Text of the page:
Yet despite the collapsing economy and threat of starvation, the Government carried on behaving as if it were in control of a world superpower. Military expenditure was 15 per cent of GDP - far higher than before the war - and included the development of Britain's own nuclear bomb, as well as forces stationed in Europe and across the Empire. With a hugely ambitious programme of free healthcare and reconstruction, it was simply unsustainable. The winter of 1947 led to savage cuts in public spending at home and contributed to the humiliating devaluation of sterling from $4 to $2.80 the next year.

Less than two years after winning the war, the nation was left freezing cold, plunged into darkness and on the brink of starvation - and for many people it showed that national planning and socialism did not work. Labour was turned out of office in a landslide defeat at the next general election.


Australian recycler warns of job cuts from Global Warming laws

RECYCLING giant Visy has warned that the Government's proposed emissions trading scheme would force it to immediately close two recycling and paper manufacturing facilities with the direct loss of 160 jobs. Visy, renowned as one of the nation's greenest companies, has slammed the proposed scheme's cost of $20 on a tonne of emissions, in its response to the Government's emissions trading green paper.

Its submission states that a $20 a tonne carbon price would damage Visy's "corporate engine", Visy Pulp & Paper, jeopardising at least $1billion in planned investment. "Visy's first-mover status in environmental performance puts it at a disadvantage compared with other Australian industries, including its competitors," the submission says. "The CPRS (Carbon Pollution Reduction Scheme) does not recognise the carbon benefits from recycling, leading to severe collateral impacts on Australia's domestic recycling/remanufacturing industries. "Full action of permits will unnecessarily damage the economy and constrain businesses' capacity to invest in reducing emissions."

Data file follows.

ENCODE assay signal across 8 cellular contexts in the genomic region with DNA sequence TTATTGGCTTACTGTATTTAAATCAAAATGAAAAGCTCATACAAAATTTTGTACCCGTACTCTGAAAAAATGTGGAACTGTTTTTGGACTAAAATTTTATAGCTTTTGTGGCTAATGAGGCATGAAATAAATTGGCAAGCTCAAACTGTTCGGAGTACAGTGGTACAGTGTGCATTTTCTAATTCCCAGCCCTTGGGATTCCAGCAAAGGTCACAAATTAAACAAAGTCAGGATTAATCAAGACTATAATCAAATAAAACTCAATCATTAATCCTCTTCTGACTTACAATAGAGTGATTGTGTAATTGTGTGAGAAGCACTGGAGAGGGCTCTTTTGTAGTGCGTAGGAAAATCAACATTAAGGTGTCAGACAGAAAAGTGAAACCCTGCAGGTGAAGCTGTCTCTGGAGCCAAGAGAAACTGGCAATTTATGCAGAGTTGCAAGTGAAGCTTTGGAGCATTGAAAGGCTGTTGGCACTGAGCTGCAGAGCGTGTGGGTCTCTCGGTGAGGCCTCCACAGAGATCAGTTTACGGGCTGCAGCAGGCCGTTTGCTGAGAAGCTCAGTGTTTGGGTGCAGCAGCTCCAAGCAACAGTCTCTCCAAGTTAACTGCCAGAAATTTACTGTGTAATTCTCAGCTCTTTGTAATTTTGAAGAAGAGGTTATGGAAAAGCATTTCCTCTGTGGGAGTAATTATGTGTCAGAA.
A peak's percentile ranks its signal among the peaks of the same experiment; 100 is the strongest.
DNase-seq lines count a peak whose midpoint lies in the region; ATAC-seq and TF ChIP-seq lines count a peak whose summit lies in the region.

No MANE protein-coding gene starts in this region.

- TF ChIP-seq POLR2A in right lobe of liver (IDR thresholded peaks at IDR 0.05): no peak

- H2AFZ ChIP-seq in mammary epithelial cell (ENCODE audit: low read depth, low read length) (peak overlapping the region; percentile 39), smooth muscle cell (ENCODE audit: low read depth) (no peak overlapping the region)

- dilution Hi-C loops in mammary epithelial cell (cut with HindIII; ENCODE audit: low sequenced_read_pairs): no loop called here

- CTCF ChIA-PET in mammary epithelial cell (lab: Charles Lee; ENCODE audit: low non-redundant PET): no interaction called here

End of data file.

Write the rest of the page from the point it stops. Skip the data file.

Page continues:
The submission says there should be a full transition of benefit flows from existing greenhouse gas abatement schemes, as the current ETS design places current programs in jeopardy. It adds: "The proposed EITE (emissions-intensive trade-exposed industries) compensation does not protect against carbon leakage, carbon magnification and loss of jobs and investment."

The Government's climate change adviser, Ross Garnaut, will present his final report on climate change to the Prime Minister tomorrow. Opposition emissions trading spokesman Andrew Robb warned that the Government's 2010 ETS start date and the global economic situation were causing concern. "The whole purpose of an ETS is to give businesses an incentive to introduce new emissions-reducing technologies," he told The Australian. "Visy has been an activist for climate change. They've done some really outstanding things, but because they've moved early they are below the compensation threshold. They will get zero compensation yet they have to sell their products on world markets."

Mr Robb said the ETS was starting to erode confidence and affect business decisions. "Professor Garnaut has been able to put out a green paper of his own, do modelling and is about to issue a final report. The Government has achieved very little of that," he said. "It will undermine investment confidence and business decisions at a critical time when we've got the world financial markets in meltdown."



For more postings from me, see TONGUE-TIED, EDUCATION WATCH INTERNATIONAL, POLITICAL CORRECTNESS WATCH, FOOD & HEALTH SKEPTIC, GUN WATCH, SOCIALIZED MEDICINE, AUSTRALIAN POLITICS, DISSECTING LEFTISM, IMMIGRATION WATCH INTERNATIONAL and EYE ON BRITAIN. My Home Pages are here or here or here. Email me (John Ray) here. For readers in China or for times when is playing up, there is a mirror of this site here.